What he wants is my Attestation de déplacement, duly signed and dated, giving my name, date and place of birth, home address, time of leaving my residence, and reason for doing so. “Where are you going?” he asks politely. Showing him the form, I explain that I am walking for exercise as prescribed by my cardiologist. “Please return to your apartment,” he says in a tone not inviting any backchat. I point out that exercise is one of the seven acceptable motives for being outside mentioned on the form. But to his mind, jogging is exercise, not walking. (Perversely, it would be okay if I were accompanied by a dog.) I know when I’ve lost an argument with a cop. I trudge back home, reflecting that this must be what it’s like in a police state.

France in confinement isn’t a police state, of course. I was in no danger of being packed off to a concentration camp. The worst that could happen would be a stiff fine of 135 euros, about $150. But even during the darkest days of World War II occupation, the Nazis didn’t forbid walking in the street. Nor did they ban going to work or bring the whole economy to a standstill. So the French are finding lockdown due to a viral enemy almost as stressful as occupation by a jackbooted army.

In some ways, their reactions to both have been similar. Even in times of crisis — especially in times of crisis — national character is still fate. Or as they say here, plus ça change, plus c’est la même chose.

Thus the first thing many did when it became clear that lockdown was coming was, as in the great exodus of 1940 with German tanks speeding toward Paris, pack up and leave. In mid-March, Panicked Parisians swamped train stations or took to the A6 autoroute south to get to country homes or drop in on relatives in the provinces for extended stays. Some estimates run as high as 15 percent of the city’s population that fled. (Provincials were less than pleased by the influx of visitors from the capital, fearing they would bring the virus; cars bearing the telltale “75” of Paris on their license plates often had their tires slashed.)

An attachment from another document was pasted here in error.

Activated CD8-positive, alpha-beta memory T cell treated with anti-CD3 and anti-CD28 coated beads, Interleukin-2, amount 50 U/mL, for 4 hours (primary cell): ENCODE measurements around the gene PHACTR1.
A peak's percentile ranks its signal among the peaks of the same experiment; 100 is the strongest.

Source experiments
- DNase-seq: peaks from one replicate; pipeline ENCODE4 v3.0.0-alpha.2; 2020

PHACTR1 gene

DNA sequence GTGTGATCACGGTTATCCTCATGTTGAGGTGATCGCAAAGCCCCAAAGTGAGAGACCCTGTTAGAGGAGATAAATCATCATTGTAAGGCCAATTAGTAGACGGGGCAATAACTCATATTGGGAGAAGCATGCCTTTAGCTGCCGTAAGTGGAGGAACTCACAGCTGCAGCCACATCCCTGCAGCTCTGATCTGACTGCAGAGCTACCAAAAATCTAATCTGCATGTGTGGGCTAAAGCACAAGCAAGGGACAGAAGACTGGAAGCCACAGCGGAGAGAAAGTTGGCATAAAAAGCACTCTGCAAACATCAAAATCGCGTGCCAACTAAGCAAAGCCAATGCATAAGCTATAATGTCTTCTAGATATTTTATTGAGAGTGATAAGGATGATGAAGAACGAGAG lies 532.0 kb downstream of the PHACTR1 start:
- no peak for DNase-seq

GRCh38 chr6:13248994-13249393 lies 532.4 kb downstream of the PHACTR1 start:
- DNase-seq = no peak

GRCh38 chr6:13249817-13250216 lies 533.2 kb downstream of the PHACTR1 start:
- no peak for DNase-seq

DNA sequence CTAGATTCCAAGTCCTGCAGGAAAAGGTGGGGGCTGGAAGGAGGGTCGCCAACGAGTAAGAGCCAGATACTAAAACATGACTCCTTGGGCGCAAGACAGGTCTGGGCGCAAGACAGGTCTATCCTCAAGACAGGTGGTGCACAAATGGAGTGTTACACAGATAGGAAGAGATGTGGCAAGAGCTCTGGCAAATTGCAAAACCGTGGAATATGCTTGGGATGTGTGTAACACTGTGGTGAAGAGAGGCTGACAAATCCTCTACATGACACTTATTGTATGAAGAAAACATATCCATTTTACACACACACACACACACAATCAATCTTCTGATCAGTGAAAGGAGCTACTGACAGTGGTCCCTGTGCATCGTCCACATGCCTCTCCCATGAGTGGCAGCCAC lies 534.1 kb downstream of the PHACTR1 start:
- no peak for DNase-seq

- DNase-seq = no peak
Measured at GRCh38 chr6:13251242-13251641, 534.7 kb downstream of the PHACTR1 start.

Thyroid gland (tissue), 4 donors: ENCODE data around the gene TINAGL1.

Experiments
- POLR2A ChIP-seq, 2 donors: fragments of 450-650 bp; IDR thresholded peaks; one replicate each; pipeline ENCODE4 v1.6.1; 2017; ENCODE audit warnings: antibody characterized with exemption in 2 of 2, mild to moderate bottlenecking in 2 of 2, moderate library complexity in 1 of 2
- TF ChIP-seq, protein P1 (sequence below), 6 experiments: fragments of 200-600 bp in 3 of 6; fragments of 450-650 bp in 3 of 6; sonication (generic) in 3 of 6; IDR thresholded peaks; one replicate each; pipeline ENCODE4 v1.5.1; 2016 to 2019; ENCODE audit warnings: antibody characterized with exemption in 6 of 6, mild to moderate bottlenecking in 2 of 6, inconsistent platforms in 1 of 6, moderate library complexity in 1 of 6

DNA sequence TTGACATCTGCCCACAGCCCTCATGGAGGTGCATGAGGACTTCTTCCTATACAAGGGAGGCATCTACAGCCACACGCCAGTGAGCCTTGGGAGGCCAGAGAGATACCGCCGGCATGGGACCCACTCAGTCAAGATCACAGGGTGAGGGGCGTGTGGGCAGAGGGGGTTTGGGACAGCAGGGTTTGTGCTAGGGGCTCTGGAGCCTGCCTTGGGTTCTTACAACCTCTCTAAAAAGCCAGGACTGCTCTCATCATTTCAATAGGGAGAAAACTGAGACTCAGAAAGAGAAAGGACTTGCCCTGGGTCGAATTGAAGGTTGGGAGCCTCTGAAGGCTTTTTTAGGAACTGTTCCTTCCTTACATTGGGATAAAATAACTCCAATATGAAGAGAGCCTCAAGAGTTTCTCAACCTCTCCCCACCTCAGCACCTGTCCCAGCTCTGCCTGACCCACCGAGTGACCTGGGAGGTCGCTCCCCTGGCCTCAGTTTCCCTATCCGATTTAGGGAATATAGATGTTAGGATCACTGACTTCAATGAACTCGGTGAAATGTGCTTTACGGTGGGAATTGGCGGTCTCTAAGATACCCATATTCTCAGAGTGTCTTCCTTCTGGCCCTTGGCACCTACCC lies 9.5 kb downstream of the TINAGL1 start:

As in 1940, when the inept governments of the crumbling Third Republic misled and confused the French about the real danger of invasion, Emmanuel Macron’s administration — caught unawares like many others — has vacillated and confused the public with contradictory declarations. France’s health-care system was the best in the world, we were assured in February, and all would be well. Besides, the vast majority of those infected would be just fine. Unless, maybe, they were elderly, in which case they were done for. Oh, and the young were at risk too. The vaunted health-care system was quickly overwhelmed, with protective masks and ventilators in disastrously short supply. The government is pinning its hopes on Chinese largess to save the situation. It has set up a weeks-long airlift from Beijing to supply billions of masks.